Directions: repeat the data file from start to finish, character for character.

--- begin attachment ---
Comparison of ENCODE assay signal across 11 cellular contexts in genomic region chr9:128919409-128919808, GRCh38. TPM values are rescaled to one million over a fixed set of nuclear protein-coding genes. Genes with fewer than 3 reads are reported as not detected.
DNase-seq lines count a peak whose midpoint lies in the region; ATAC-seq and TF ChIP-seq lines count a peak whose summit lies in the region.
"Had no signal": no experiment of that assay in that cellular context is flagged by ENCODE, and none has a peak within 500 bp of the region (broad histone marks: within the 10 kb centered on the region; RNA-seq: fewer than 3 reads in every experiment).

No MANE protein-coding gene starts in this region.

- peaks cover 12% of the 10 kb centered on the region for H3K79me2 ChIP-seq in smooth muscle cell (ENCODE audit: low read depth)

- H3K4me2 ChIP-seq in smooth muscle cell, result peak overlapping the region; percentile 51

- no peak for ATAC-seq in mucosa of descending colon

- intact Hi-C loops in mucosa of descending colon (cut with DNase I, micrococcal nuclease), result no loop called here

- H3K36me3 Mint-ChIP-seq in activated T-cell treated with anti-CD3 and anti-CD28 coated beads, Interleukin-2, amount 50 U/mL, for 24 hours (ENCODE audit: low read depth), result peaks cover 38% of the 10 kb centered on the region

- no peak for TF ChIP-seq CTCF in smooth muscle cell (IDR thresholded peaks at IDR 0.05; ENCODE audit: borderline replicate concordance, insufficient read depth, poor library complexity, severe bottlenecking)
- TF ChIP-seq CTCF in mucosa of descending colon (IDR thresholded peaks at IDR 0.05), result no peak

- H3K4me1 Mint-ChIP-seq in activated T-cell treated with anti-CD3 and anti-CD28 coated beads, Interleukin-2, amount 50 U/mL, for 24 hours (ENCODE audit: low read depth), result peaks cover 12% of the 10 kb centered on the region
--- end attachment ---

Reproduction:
Comparison of ENCODE assay signal across 11 cellular contexts in genomic region chr9:128919409-128919808, GRCh38. TPM values are rescaled to one million over a fixed set of nuclear protein-coding genes. Genes with fewer than 3 reads are reported as not detected.
DNase-seq lines count a peak whose midpoint lies in the region; ATAC-seq and TF ChIP-seq lines count a peak whose summit lies in the region.
"Had no signal": no experiment of that assay in that cellular context is flagged by ENCODE, and none has a peak within 500 bp of the region (broad histone marks: within the 10 kb centered on the region; RNA-seq: fewer than 3 reads in every experiment).

No MANE protein-coding gene starts in this region.

- peaks cover 12% of the 10 kb centered on the region for H3K79me2 ChIP-seq in smooth muscle cell (ENCODE audit: low read depth)

- H3K4me2 ChIP-seq in smooth muscle cell, result peak overlapping the region; percentile 51

- no peak for ATAC-seq in mucosa of descending colon

- intact Hi-C loops in mucosa of descending colon (cut with DNase I, micrococcal nuclease), result no loop called here

- H3K36me3 Mint-ChIP-seq in activated T-cell treated with anti-CD3 and anti-CD28 coated beads, Interleukin-2, amount 50 U/mL, for 24 hours (ENCODE audit: low read depth), result peaks cover 38% of the 10 kb centered on the region

- no peak for TF ChIP-seq CTCF in smooth muscle cell (IDR thresholded peaks at IDR 0.05; ENCODE audit: borderline replicate concordance, insufficient read depth, poor library complexity, severe bottlenecking)
- TF ChIP-seq CTCF in mucosa of descending colon (IDR thresholded peaks at IDR 0.05), result no peak

- H3K4me1 Mint-ChIP-seq in activated T-cell treated with anti-CD3 and anti-CD28 coated beads, Interleukin-2, amount 50 U/mL, for 24 hours (ENCODE audit: low read depth), result peaks cover 12% of the 10 kb centered on the region